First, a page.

NRL chief operating officer Jim Doyle said transfer fees and windows would be considered for players seeking a compassionate release as part of a review of the salary cap system.
Some of the biggest stars in the game - including Ben Barba and Anthony Milford - are agitating for a release from their current clubs on compassionate grounds.
The issue is a sensitive one for the clubs and individuals involved because, under the current rules, the holding club is likely to be severely disadvantaged should they part with one of their most prized assets.
While Canberra and NSW three-quarter Blake Ferguson hasn't officially asked for a release, the Raiders feared he was trying to wriggle out of his contract to link with cousin Anthony Mundine.
Sacked Raiders stars Todd Carney and Josh Dugan have come back to haunt them after kicking on with their careers elsewhere.
Both players have reached Origin level after being picked up by Cronulla and St George Illawarra respectively.
Doyle, who is heading up a steering committee to review the cap along with ARLC head of football Todd Greenberg, said the possibility of adversely affected clubs being paid compensation was being investigated.
"It's something we've talked about as part of the whole salary cap review," Doyle said.
"We talked about all the things that have happened over the last few years that we need to consider. Not necessarily change, but we need to consider it under the new review.
"That's things like transfer fees and things like windows.
"So if a player does want to break contract there are certain windows for that to happen as long as both club and player accept the contract change.
"And [we'll look] then if a player goes from one club to another during their contract whether there should be any compensation."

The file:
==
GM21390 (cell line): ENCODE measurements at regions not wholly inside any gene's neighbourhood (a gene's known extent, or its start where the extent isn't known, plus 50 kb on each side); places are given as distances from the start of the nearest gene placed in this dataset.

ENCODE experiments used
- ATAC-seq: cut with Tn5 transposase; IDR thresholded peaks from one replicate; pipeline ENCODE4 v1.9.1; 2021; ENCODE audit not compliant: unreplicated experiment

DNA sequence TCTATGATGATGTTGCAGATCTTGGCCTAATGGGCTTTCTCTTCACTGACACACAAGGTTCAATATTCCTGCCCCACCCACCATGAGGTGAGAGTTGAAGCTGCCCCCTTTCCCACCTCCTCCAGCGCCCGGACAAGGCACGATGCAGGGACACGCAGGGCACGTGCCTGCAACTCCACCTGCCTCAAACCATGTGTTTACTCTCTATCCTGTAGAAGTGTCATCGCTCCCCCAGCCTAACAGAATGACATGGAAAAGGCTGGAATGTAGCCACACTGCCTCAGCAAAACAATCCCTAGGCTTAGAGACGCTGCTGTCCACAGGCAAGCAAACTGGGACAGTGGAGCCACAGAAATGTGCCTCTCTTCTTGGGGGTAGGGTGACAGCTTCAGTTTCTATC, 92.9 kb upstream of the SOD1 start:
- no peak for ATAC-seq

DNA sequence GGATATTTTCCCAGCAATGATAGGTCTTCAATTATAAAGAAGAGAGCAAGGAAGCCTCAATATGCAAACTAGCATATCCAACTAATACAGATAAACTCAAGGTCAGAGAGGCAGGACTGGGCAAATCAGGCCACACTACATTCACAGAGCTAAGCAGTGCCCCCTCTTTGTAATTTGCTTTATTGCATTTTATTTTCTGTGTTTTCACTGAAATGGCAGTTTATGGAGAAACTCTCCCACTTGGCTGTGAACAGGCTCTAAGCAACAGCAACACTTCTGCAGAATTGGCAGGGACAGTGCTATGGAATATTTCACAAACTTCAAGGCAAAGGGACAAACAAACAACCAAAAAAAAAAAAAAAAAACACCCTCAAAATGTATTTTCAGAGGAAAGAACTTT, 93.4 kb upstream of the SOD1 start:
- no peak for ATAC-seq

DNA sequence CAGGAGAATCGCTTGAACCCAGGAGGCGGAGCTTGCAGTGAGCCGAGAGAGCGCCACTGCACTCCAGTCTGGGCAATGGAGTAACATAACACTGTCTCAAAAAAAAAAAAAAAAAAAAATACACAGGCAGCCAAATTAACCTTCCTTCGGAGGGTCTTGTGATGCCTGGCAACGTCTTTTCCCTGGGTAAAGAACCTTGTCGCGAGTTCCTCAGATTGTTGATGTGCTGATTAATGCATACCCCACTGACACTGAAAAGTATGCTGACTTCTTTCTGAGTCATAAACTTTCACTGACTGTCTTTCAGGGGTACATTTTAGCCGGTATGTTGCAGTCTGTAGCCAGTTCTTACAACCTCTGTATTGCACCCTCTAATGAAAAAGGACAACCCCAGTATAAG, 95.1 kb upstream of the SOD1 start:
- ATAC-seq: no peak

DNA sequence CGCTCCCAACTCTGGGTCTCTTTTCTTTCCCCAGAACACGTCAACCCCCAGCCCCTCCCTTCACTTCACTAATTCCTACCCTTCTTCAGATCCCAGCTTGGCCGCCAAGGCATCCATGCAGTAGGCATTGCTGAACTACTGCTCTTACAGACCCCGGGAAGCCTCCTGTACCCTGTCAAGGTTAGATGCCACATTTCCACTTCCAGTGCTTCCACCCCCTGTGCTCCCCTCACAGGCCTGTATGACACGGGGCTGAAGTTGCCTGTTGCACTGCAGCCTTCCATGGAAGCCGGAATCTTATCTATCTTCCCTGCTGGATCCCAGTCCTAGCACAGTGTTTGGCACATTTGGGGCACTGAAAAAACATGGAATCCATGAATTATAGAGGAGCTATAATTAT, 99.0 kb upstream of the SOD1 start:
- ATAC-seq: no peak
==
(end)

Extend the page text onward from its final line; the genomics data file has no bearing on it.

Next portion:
The ARLC has employed consultant Andrew Fraser to help review the salary cap systems used by major sporting competitions worldwide with a view to modernising the NRL system. Marquee-player allowances, ARU-style top-up payments and other systems from across the globe will be considered.
The controversial second-tier cap, which has prevented several promising players from making their first-grade debuts in 2013, is likely to get a radical shake-up.
Doyle said that every cap-related issue that had affected the game in recent years would be taken into account in formulating the new system.
"Everything that has come up, such as long-term injuries to [Jharal] Yow Yeh, that needs to be considered as part of it," Doyle said.
"Anything that has come up over the last few years needs to be thrown into the mix for any new system. Does [any proposal] take into account the situation, or is it an anomaly that sits at the side?"
One of those potential anomalies is the issue of Chris Sandow. The Parramatta playmaker is battling gambling issues that have affected him on and off the field.
Though the Eels have publicly backed him to return to the NRL, there are concerns he isn't in a headspace to play first grade.
Asked if salary cap relief could be given to clubs in Parramatta's situation in the future, Doyle said: "They become much harder. You ask yourself what relief could you give.
"Player transferring or long-term injuries where you are out for a season, there is no grey area, it's black or white.
"What you want to avoid is grey areas - how do you prove it, who is the expert you call upon to say yes or no?
"It makes it much harder."